Wolfenstein: The Old Blood
The Wolfenstein bloodline is one of the richest veins in the first-person shooter lineage. Only six games have appeared in the series since the hallowed 1992 3D release that kicked off the genre, and every entry (excluding the milquetoast 2009 release) has garnered some degree of praise. Machine Games has tapped this bloodline to create a standalone expansion to the New Order that serves as an homage to the past achievements of this storied franchise.
Cast as a prologue to the alternate history introduced in The New Order, The Old Blood joins B.J. Blazkowicz on a mission to recover confidential documents that reveal the location of key Nazi figurehead General William "Deathshead" Strasse. Split into two episodes, the lengthy expansion first requires the Nazi-slaughtering hero to infiltrate and escape Castle Wolfenstein before suppressing a paranormal uprising at an archaeological dig site.
This setup should be familiar to anyone who has played through the fantastic 2001 release Return to Castle Wolfenstein, and callbacks to the series' roots don't stop there. Every level contains a hidden bed that when used transports B.J. into a "nightmare" sequence where you can play through one of the nine levels in Wolfenstein 3D: Episode 1. Screenshots of this classic game are hidden throughout the levels (as well as Bethesda oddities like Dovahkiin's helmet from Skyrim), and the main menu art is clearly inspired by the boot-stomping box art of the original PC release.
Traces of the Wolfenstein heritage are also found in the combat, but it largely follows the versatile approach Machine Games took with The New Order. Most levels allow the player to choose between stealthy and aggressive approaches, both of which yield satisfying results. Blazkowicz deploys a variety of brutal finishing moves when sneaking up on enemies from behind, and proves equally adept at dual-wielding machine guns or shotguns to unleash violent streams of bullets.
The expansion introduces a few new instruments of death to spice up the combat, including a scoped bolt-action rifle and a powerful pistol that shoots an explosive round like a grenade. The two-piece pipe Blazkowicz lifts from the first prison he escapes also proves gruesomely effective at incapacitating enemies. Be sure to ramp up the difficulty if you want a challenge – the normal setting is quite forgiving to casual stealth and reckless firefights.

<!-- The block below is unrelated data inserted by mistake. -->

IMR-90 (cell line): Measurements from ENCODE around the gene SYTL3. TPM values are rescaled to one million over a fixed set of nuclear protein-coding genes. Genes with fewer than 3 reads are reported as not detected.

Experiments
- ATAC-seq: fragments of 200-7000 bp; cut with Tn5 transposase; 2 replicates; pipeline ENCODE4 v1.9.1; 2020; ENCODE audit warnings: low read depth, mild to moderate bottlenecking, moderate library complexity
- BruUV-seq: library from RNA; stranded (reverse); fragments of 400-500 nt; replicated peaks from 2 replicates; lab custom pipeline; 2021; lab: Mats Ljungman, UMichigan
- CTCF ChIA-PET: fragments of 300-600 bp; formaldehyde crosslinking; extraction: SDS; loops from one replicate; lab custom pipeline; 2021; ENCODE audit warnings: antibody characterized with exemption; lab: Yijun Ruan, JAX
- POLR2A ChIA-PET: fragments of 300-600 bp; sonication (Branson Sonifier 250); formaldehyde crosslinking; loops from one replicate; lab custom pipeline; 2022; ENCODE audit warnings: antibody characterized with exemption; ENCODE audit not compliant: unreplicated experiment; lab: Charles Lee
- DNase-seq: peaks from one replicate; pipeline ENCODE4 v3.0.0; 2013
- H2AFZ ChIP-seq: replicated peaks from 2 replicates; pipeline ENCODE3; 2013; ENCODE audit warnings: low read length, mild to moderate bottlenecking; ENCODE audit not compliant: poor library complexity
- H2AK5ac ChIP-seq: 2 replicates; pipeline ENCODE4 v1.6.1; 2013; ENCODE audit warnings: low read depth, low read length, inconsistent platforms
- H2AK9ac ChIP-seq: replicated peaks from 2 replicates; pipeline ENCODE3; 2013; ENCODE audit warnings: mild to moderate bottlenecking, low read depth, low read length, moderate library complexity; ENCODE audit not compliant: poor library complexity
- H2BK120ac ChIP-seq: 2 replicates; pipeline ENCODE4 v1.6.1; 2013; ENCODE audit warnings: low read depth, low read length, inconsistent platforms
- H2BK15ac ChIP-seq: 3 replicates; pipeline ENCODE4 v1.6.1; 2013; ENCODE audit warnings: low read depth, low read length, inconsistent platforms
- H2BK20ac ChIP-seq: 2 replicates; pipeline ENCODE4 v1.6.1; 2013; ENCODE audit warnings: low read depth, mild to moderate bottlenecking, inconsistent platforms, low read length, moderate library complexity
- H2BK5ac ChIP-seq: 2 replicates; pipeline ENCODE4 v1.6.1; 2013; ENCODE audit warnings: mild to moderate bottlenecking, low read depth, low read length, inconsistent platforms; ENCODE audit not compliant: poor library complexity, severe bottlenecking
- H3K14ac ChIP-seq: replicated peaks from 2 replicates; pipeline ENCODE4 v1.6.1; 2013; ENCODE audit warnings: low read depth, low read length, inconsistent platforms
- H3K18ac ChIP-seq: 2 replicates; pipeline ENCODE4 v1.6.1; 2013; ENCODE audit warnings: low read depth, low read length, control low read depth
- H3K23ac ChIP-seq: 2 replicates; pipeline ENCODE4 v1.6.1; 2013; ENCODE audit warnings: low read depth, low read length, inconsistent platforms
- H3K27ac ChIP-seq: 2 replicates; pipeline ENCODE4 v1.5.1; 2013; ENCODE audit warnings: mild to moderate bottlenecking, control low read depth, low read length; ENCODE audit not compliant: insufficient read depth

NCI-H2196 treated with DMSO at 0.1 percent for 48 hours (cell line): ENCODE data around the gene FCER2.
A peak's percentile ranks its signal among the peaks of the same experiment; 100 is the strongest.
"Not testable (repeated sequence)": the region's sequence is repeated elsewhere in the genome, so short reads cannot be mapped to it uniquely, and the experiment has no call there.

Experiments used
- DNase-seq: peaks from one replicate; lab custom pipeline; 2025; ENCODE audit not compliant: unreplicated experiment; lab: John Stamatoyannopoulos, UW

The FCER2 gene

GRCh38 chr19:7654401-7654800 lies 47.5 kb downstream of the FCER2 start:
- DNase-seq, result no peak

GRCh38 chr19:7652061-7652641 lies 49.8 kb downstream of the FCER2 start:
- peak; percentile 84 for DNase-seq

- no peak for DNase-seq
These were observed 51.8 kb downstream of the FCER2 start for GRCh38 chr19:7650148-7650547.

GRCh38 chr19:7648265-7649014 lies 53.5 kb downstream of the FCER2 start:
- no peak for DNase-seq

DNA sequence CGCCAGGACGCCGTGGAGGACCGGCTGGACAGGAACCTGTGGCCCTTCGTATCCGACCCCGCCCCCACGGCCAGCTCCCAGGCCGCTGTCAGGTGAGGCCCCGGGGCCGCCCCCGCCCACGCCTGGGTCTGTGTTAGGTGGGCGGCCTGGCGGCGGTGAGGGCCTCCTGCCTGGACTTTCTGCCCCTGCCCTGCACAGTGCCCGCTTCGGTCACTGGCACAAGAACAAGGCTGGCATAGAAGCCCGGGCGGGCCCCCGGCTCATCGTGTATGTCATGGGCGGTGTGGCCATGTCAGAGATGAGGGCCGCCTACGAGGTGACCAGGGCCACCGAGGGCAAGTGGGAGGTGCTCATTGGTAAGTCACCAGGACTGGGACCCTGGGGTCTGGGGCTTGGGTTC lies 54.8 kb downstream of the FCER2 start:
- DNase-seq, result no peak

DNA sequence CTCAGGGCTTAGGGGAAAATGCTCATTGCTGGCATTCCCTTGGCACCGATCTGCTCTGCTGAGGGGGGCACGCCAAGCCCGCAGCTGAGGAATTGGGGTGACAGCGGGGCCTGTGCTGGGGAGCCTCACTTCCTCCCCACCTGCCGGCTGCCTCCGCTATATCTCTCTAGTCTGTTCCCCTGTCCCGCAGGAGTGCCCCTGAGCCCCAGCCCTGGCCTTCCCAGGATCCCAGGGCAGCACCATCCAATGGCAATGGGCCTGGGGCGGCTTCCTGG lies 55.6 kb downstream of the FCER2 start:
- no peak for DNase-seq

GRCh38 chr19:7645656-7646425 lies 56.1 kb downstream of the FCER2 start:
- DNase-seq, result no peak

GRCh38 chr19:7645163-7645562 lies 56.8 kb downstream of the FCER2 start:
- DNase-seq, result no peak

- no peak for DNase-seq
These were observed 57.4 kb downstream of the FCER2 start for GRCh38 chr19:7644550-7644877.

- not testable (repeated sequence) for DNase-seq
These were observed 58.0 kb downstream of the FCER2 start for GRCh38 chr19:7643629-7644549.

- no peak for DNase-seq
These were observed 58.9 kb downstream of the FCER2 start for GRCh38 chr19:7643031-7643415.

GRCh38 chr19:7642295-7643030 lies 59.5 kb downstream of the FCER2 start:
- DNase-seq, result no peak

The Old Blood introduces two new villains to the Wolfenstein cast: a menacing torture expert who rivals Blazkowicz in size, and a polio-ravaged leader of the SS archaeological division. Given B.J.'s predisposition to being easily captured, you can look forward to several interactions with both. But this is the extent of the character building Machine Games attempts in the expansion, and both end with unsatisfying boss battles. You only meet a couple resistance fighters, none of which have the depth of their The New Order counterparts. This lack of narrative gravitas ultimately robs The Old Blood of the qualities that made its predecessor memorable.
Had The Old Blood been injected with more new blood, maybe it would have matched or surpassed the quality of The New Order. But by over-relying on nostalgia to drive the experience, it's well-crafted fan service rather than an attempt to push the series in new directions. For a standalone expansion that's not an unforgivable offense, but we're excited to see what Machine Games can do with the series now that this genealogical exercise is flushed out of its system.
Machine Games taps Wolfenstein's rich historical vein to create a standalone expansion that serves as an homage to the past achievements of this storied franchise.